Have you always wanted to become more assertive - to speak up for yourself, express your feelings freely, say no when you want to and stop being a people-pleaser? If so, what has prevented you from doing so?

One obstacle many people have to behaving assertively is their beliefs about the acceptable ways to interact with other people. These thoughts become habitual and are strengthened by repeated patterns of thinking and the impact of past experiences. We tend to assume these beliefs are accurate, seldom stopping to question their validity.

When you develop positive beliefs about being assertive, you are more likely to engage in assertive behavior and to continue acting assertively in the face of criticism and resistance from others. You are less likely to feel guilty after you have expressed your feelings and opinions or asked for your needs to be met.

The key difference between assertive communication and other styles of communication is that assertive communication is direct (clear, concise and to the point), while the others are indirect (hinting, mixed messages and avoiding the point). Assertive behavior helps communication, while aggressive, passive and passive-aggressive behavior hinders it.

Being assertive means expressing our feelings, thoughts and needs without hinting, playing games, blaming, shaming, or hoping the other person reads our mind. We ask for what we want. We state it clearly and concisely. We say it in a respectful way. We know we can deal with the consequences of our statements, whatever they may turn out to be.

We learn our style of communication from the people around us and how they interacted with each other. If we had an assertive parent then we are more likely to communicate assertively ourselves because we know what that type of behavior looks like. If a passive parent or an aggressive parent raised us, those are the styles that are most familiar to us and that we are most likely to duplicate. So, just as we learned how to be aggressive, passive or passive-aggressive in the past, we can learn to communicate assertively now.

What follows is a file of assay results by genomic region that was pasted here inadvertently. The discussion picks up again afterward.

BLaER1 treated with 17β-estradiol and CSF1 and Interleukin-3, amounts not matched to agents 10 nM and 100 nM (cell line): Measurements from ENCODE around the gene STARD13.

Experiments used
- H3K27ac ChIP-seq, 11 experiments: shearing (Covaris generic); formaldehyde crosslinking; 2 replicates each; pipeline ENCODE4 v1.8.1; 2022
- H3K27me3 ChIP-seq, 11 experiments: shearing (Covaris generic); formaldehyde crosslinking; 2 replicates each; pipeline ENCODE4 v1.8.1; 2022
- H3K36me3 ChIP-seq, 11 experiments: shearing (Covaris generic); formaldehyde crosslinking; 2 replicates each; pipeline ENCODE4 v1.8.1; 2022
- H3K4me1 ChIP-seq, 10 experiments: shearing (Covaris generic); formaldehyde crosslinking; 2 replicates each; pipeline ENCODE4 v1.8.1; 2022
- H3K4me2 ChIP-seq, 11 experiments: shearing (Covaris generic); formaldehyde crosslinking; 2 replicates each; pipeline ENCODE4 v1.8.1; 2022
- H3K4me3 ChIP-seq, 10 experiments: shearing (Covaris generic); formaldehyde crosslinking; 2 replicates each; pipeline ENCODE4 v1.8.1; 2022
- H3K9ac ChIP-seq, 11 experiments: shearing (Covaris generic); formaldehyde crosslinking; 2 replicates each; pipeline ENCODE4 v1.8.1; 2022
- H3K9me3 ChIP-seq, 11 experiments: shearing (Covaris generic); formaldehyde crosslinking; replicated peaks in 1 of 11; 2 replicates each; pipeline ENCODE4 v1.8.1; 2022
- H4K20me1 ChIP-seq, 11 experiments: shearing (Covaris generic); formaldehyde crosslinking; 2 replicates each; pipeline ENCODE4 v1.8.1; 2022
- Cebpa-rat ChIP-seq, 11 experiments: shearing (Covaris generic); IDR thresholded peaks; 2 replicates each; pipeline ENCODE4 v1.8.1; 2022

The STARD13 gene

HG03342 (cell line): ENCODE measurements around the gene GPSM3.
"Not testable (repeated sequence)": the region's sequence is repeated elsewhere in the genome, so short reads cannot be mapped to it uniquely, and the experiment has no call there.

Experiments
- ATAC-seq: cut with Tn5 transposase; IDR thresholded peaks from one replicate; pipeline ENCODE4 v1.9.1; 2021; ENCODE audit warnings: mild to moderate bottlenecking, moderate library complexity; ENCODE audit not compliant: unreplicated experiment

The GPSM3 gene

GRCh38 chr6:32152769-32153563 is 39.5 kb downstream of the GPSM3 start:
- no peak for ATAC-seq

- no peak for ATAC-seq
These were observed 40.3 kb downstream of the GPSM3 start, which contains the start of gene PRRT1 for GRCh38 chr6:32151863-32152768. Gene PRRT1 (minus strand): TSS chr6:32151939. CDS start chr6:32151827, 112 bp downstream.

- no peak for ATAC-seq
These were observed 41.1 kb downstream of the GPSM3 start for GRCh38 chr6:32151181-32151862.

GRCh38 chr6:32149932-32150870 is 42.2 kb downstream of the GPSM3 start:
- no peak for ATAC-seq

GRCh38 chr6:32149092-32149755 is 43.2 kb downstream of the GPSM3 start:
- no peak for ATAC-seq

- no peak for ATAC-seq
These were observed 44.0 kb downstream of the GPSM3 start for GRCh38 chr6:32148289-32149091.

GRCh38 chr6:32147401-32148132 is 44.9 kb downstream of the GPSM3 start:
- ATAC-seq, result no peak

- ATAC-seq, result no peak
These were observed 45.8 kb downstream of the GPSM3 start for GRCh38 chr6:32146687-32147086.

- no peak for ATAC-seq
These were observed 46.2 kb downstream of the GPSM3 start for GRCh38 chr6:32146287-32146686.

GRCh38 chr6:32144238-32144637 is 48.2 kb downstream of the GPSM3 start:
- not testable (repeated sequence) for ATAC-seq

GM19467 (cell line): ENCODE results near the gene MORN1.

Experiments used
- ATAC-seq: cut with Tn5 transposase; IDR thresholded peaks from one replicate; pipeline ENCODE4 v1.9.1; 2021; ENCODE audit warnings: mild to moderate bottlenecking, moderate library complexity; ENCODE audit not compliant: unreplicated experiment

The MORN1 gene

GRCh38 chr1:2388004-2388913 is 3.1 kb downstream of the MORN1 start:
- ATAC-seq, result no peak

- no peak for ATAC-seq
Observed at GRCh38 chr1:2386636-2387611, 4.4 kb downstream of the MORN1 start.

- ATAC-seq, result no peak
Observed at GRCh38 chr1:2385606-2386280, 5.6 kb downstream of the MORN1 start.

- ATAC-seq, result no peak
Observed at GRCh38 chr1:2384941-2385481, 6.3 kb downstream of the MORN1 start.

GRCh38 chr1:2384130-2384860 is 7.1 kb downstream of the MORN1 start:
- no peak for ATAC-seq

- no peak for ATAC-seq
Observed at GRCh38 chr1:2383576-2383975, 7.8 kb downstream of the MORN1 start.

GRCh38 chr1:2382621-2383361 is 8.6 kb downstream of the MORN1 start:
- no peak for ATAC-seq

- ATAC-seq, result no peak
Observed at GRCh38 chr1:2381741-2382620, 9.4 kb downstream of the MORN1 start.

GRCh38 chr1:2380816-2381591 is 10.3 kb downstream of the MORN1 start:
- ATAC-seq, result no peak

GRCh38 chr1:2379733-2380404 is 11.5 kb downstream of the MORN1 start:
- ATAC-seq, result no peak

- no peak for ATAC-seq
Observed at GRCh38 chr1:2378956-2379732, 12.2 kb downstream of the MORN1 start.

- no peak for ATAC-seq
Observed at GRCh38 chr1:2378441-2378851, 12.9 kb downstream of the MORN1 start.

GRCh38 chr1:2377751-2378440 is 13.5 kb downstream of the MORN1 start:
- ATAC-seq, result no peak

There are many scenarios that encouraged someone to be non-assertive. Some of us were punished when we spoke out so we learned to be passive and quiet. Other people were given messages about expressing themselves, such as “children are to be seen and not heard”, “don’t cry or I’ll give you something to cry about” or “don’t be silly, there’s nothing to be scared of”. As a result they concluded that others did not want to hear what they had to say or how they felt. Still others were taught that it was conceited or arrogant to put themselves first, so they learned to be people-pleasers.

On the other end of the continuum other people were taught that the only way to get their needs met or to get attention was to compete and be “better” than the other person. They learned how to be aggressive and to win.